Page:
Colorado Springs Military Newspaper Group

Schriever Sentinel

New 7 SOPS commander returns to humble Reserve beginnings

Air Force Reserve Lt. Col. Michael A. Assid, acting 310th Operations Group commander (left), presents the 7th Space Operations Squadron guidon to AF Reserve Lt. Col. Kent Leonard Saturday, on Schriever Air Force Base, Colo. Leonard assumed command of the squadron during the ceremony.

Air Force Reserve Lt. Col. Michael A. Assid, acting 310th Operations Group commander (left), presents the 7th Space Operations Squadron guidon to AF Reserve Lt. Col. Kent Leonard Saturday, on Schriever Air Force Base, Colo. Leonard assumed command of the squadron during the ceremony.

By Tech. Sgt. Stephen Collier

310th Space Wing Public Affairs

It was only fitting that Air Force Reserve Lt. Col. Kent Leonard would assume the command of his first Reserve squadron he joined after leaving active duty from the Regular Air Force. For Leonard, it was a bit like coming home Saturday as he assumed the position of the 7th Space Operations Squadron commander here.

In traditional military fashion, Leonard received the squadron’s guidon from Lt. Col. Michael Assid, acting 310th Operations Group commander, during the ceremony at Bldg. 300’s auditorium, kicking off his tenure as the new commander. After being presented with the Air Force Meritorious Service Medal, Leonard took to the podium to address 7 SOPS Airmen.

“7 SOPS has embodied innovation in space operations, with the men and women of the squadron always maintaining a warfighter focus,” said Leonard, a native of Kingsport, Tenn. “There will always be challenges for the squadron, but I know the men and women of 7 SOPS will be ready like they have shown many times in the past. We will continue to lead the way, regardless of the squadron’s mission.”

Leonard assumed command of the squadron in late January after the earlier departure of Lt. Col. William Fellows, who became part of the 310th Space Wing staff to lead the commander’s action group in late August. Before taking his current position, Fellows served in 7 SOPS for just under 10 years.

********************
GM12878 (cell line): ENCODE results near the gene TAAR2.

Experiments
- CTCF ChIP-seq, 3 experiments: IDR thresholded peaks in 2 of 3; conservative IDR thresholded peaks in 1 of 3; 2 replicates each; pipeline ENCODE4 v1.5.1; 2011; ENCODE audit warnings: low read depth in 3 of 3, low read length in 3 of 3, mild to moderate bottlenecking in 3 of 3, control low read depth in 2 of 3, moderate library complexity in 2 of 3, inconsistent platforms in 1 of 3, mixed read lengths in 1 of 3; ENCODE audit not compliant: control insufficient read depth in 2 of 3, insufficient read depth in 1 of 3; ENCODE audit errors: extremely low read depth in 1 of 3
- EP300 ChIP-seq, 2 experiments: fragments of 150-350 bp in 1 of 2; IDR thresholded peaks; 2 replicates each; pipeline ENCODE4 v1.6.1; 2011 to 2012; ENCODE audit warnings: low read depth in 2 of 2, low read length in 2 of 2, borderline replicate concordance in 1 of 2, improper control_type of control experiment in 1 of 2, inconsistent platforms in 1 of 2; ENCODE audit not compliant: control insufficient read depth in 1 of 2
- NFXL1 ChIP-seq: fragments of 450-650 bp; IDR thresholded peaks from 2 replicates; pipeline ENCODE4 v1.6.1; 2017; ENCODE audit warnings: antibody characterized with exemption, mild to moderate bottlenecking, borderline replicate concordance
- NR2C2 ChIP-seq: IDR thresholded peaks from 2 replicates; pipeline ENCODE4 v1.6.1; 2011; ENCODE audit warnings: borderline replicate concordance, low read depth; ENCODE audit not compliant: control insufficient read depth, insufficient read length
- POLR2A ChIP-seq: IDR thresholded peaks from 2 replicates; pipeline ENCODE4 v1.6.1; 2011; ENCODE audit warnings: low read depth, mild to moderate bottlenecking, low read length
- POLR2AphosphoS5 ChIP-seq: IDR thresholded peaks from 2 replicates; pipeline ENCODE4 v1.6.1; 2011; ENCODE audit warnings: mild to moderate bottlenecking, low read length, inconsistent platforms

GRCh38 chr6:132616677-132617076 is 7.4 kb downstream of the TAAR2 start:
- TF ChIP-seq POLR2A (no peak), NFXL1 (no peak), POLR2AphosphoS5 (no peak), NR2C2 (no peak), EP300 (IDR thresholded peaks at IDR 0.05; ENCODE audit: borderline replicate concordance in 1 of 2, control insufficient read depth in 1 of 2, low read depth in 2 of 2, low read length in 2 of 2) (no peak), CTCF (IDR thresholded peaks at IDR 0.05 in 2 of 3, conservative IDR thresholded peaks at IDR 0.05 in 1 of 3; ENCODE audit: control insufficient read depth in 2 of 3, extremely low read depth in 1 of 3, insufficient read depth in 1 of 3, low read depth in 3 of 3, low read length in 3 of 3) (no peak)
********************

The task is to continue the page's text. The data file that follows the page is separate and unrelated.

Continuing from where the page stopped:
Leonard highlighted his desire to ensure squadron members had access to professional development opportunities, while also praising the unit’s “outside the box” thinking supporting operations and training.

“My aim is to develop members of 7 SOPS to not only be the future squadron, group and wing leadership, but also be the next Air Force Reserve leaders,” he said. “We’ve also been challenging the way the AF Reserve participates in missions. Members schedule their drill weekends throughout the month to meet operational needs while maintaining readiness. This is a perfect example of how we lead the way in ensuring our members can maintain their work-life balance while supporting satellite operations.”

Assid said Leonard was “a leader who cares about his mission, cares about his people and wants to make a difference.”

“He will lead this squadron to many great things,” Assid said. “This is the right guy, this is the right time, and this is absolutely the right organization. When you join a squadron and put that patch on, you put your name on a roster. And depending on the organization, there could be hundreds, thousands, or tens of thousands of names before you. The burden falls to you, whether you are a two-striper performing operations, a flight commander, or a squadron commander, to live up to that squadron’s heritage and add to its legacy.”

Assid also highlighted what the end result of 7 SOPS intelligence, surveillance and reconnaissance mission was for those present. With the squadron operating the Operationally Responsive Space Satellite-1, providing support to combatant commanders in the Southwest Asia and Pacific theater of operations, Assid pointed out who benefitted from their mission in the end.

“At the distant end of everything we do in the space business, don’t forget there’s a 19-year-old with an M-4 in a foxhole who wants to do his job, guard this nation and return safely home to his family. 7 SOPS contributes to that every day.”

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